Last week, we drilled down on the Supreme Court’s tort cases, looking year by year at what sub-areas of tort law produced the Court’s cases. This week, we’re doing the same thing for the Court’s docket of insurance cases. We’re dividing the field of insurance law into six sub-areas: coverage; separate torts against insurers (outside of coverage under the policy – mostly bad faith); exclusions; defenses; regulatory; and “other.”
We begin with the first fifteen years of our period of study: 1990-2004. During those years, the Court decided 51 insurance law cases. Thirty-one of those cases involved coverage questions. Coverage cases were roughly flat throughout the period – usually 1-3 cases a year, with the exception of four cases in 2001. The next most common sub-issues on the Court’s docket were separate torts and regulatory issues – six each. The Court decided only four cases involving defenses to coverage. The Court decided two cases involving exclusions and two which fell in the “other” category.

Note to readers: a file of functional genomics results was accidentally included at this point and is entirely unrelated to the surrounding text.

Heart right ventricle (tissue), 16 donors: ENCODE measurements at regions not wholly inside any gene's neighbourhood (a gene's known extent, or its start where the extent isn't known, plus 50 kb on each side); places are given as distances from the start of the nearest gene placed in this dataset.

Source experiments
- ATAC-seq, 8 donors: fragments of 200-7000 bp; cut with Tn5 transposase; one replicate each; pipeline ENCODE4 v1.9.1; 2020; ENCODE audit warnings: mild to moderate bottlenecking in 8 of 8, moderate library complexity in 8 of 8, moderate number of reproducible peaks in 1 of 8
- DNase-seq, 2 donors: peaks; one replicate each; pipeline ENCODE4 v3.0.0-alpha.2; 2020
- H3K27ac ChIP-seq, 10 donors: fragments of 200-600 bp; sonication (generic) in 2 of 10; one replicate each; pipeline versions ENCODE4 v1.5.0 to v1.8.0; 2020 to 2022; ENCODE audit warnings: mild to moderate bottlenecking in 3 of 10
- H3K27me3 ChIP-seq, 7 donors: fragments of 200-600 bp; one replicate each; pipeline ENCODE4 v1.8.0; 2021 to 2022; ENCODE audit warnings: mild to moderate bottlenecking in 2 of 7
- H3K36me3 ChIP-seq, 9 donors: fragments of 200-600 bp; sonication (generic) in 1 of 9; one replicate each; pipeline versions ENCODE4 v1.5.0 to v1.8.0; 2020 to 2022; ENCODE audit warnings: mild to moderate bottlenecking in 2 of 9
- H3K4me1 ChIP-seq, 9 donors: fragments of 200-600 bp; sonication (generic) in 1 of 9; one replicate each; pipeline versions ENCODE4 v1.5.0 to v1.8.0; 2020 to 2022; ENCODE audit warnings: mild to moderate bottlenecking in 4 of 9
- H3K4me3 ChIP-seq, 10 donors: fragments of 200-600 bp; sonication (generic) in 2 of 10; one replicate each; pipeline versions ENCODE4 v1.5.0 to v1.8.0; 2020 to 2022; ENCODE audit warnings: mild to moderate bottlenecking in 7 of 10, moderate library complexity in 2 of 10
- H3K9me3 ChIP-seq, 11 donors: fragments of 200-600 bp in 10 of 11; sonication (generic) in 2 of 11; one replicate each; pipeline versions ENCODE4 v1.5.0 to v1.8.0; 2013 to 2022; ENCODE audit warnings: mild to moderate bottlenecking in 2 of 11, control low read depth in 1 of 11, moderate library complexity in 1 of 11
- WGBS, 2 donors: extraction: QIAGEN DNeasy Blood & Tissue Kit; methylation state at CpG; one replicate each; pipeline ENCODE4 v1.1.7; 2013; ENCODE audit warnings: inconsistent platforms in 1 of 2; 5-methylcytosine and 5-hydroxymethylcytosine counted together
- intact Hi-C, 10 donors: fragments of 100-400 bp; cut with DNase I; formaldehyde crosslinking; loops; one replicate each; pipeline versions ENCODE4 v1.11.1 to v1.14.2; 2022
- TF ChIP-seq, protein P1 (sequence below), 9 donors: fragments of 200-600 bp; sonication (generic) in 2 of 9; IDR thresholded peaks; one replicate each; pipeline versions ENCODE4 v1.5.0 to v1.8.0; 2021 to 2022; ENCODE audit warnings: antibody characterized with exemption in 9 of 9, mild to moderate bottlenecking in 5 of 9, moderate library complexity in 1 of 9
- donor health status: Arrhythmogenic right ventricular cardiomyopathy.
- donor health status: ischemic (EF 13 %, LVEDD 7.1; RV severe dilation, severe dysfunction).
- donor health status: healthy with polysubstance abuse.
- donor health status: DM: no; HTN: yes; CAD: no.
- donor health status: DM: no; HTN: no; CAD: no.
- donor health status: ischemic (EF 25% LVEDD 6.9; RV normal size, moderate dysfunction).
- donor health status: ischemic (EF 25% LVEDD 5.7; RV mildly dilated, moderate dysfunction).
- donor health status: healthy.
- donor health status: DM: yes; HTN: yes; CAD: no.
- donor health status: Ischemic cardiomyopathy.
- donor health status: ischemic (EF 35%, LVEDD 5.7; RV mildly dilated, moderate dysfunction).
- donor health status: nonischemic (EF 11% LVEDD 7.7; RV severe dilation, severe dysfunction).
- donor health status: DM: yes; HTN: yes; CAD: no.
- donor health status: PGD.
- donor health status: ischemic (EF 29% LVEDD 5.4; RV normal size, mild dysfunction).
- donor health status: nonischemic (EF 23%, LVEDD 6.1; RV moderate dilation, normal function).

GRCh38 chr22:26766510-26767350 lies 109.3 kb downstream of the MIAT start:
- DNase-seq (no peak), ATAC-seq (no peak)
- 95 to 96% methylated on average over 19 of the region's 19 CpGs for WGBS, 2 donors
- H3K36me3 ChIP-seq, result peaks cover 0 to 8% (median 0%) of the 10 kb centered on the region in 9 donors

Join us back here tomorrow as we review the data for the years 2005 through 2019.